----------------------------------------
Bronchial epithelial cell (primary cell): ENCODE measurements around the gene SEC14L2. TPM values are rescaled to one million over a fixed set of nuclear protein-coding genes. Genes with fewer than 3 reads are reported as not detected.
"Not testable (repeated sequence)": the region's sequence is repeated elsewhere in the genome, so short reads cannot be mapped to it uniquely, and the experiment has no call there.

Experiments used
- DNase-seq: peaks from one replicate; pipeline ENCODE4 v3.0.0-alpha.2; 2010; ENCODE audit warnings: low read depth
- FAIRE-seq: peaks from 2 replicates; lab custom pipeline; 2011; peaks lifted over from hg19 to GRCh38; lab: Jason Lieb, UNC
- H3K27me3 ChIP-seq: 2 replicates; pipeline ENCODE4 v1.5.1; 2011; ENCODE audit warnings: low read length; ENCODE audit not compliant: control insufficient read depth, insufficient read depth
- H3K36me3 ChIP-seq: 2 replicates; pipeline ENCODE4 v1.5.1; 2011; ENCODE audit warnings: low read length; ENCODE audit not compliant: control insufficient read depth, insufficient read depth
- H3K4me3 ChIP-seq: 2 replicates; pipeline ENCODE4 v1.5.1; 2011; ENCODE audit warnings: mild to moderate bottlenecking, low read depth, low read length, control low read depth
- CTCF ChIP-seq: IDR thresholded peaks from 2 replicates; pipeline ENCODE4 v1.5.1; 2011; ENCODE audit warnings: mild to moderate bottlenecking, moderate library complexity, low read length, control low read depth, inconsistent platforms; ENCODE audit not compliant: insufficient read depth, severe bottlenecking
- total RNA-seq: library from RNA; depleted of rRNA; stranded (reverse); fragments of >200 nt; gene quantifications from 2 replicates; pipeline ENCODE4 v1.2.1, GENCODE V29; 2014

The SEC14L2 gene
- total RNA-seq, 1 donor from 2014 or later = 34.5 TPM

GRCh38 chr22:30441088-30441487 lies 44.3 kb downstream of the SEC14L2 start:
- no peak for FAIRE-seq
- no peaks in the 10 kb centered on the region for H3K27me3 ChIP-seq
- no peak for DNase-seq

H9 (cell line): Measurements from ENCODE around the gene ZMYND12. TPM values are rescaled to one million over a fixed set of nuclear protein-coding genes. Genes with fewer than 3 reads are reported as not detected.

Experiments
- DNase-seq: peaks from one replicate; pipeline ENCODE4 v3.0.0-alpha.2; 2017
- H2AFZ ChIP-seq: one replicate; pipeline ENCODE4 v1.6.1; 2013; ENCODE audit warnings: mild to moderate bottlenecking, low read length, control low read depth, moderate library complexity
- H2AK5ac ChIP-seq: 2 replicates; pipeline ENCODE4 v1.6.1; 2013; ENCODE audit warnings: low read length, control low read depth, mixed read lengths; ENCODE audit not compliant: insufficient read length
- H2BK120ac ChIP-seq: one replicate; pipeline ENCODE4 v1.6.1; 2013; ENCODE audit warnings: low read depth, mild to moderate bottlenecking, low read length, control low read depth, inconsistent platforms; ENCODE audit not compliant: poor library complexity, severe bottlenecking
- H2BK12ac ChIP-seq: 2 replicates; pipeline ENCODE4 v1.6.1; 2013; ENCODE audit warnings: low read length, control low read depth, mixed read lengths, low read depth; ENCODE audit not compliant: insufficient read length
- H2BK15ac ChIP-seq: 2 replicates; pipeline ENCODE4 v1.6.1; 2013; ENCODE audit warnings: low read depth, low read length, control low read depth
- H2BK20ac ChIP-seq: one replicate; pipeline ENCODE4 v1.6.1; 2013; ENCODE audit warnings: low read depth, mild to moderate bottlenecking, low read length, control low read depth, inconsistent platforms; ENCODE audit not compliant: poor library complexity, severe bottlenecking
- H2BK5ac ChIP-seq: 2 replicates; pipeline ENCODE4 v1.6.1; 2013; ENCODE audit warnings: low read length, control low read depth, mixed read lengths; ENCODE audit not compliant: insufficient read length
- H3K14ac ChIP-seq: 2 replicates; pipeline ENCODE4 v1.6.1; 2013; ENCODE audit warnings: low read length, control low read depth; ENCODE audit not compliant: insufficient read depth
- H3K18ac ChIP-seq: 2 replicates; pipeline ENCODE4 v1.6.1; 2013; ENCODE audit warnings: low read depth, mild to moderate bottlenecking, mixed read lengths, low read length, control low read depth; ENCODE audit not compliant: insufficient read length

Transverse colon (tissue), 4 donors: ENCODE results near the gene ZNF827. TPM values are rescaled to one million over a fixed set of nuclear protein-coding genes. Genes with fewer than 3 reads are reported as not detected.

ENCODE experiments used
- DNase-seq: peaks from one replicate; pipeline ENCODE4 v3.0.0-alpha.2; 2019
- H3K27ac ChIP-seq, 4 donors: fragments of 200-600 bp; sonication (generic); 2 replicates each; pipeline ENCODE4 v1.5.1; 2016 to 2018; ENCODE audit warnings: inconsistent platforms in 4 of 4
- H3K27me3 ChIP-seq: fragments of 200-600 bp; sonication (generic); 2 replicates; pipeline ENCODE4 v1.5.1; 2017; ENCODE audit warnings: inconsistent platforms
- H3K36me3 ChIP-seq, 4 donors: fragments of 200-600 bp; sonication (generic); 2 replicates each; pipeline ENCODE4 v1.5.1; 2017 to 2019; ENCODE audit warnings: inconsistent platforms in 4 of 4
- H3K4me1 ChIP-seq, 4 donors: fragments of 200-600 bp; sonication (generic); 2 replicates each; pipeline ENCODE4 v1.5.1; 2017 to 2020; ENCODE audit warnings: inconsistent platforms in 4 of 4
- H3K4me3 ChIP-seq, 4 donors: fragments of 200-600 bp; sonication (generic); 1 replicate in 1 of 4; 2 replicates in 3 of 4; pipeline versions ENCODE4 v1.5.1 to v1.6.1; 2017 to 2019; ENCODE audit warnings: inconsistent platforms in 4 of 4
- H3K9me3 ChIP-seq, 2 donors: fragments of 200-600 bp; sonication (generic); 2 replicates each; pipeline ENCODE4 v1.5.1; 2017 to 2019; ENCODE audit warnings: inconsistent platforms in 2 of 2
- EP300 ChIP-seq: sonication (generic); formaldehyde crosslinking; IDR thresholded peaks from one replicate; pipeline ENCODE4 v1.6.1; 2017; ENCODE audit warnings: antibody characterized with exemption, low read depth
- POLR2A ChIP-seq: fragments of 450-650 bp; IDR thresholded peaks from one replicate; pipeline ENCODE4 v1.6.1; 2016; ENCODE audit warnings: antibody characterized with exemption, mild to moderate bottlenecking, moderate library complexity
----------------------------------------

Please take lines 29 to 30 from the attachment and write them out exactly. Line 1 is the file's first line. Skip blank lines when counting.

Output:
Transverse colon (tissue), 4 donors: ENCODE results near the gene ZNF827. TPM values are rescaled to one million over a fixed set of nuclear protein-coding genes. Genes with fewer than 3 reads are reported as not detected.

ENCODE experiments used